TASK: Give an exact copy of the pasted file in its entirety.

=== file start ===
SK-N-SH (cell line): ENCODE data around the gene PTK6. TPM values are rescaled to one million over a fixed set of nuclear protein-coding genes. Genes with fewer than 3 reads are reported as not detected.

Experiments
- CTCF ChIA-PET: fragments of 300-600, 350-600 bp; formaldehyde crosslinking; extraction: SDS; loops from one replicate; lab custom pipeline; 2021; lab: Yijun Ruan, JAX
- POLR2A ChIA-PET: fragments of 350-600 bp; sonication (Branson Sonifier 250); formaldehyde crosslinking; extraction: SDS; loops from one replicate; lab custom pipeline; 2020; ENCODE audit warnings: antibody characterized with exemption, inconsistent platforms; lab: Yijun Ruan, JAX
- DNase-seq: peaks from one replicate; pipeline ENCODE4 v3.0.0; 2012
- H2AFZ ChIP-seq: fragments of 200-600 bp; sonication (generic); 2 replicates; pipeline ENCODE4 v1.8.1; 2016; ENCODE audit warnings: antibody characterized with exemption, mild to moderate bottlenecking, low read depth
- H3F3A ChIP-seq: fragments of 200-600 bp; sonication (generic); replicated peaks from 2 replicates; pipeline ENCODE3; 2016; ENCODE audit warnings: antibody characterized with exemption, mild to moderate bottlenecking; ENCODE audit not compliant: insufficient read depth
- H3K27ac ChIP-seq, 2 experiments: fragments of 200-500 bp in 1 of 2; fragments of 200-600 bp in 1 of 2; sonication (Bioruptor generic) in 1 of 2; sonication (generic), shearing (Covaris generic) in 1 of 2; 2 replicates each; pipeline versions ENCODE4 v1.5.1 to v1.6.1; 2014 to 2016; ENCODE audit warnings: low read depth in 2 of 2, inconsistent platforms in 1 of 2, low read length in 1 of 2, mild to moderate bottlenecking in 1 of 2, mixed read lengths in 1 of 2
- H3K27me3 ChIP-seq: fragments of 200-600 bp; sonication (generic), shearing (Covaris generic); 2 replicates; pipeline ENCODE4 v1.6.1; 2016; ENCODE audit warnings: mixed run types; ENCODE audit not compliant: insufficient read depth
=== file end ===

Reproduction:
SK-N-SH (cell line): ENCODE data around the gene PTK6. TPM values are rescaled to one million over a fixed set of nuclear protein-coding genes. Genes with fewer than 3 reads are reported as not detected.

Experiments
- CTCF ChIA-PET: fragments of 300-600, 350-600 bp; formaldehyde crosslinking; extraction: SDS; loops from one replicate; lab custom pipeline; 2021; lab: Yijun Ruan, JAX
- POLR2A ChIA-PET: fragments of 350-600 bp; sonication (Branson Sonifier 250); formaldehyde crosslinking; extraction: SDS; loops from one replicate; lab custom pipeline; 2020; ENCODE audit warnings: antibody characterized with exemption, inconsistent platforms; lab: Yijun Ruan, JAX
- DNase-seq: peaks from one replicate; pipeline ENCODE4 v3.0.0; 2012
- H2AFZ ChIP-seq: fragments of 200-600 bp; sonication (generic); 2 replicates; pipeline ENCODE4 v1.8.1; 2016; ENCODE audit warnings: antibody characterized with exemption, mild to moderate bottlenecking, low read depth
- H3F3A ChIP-seq: fragments of 200-600 bp; sonication (generic); replicated peaks from 2 replicates; pipeline ENCODE3; 2016; ENCODE audit warnings: antibody characterized with exemption, mild to moderate bottlenecking; ENCODE audit not compliant: insufficient read depth
- H3K27ac ChIP-seq, 2 experiments: fragments of 200-500 bp in 1 of 2; fragments of 200-600 bp in 1 of 2; sonication (Bioruptor generic) in 1 of 2; sonication (generic), shearing (Covaris generic) in 1 of 2; 2 replicates each; pipeline versions ENCODE4 v1.5.1 to v1.6.1; 2014 to 2016; ENCODE audit warnings: low read depth in 2 of 2, inconsistent platforms in 1 of 2, low read length in 1 of 2, mild to moderate bottlenecking in 1 of 2, mixed read lengths in 1 of 2
- H3K27me3 ChIP-seq: fragments of 200-600 bp; sonication (generic), shearing (Covaris generic); 2 replicates; pipeline ENCODE4 v1.6.1; 2016; ENCODE audit warnings: mixed run types; ENCODE audit not compliant: insufficient read depth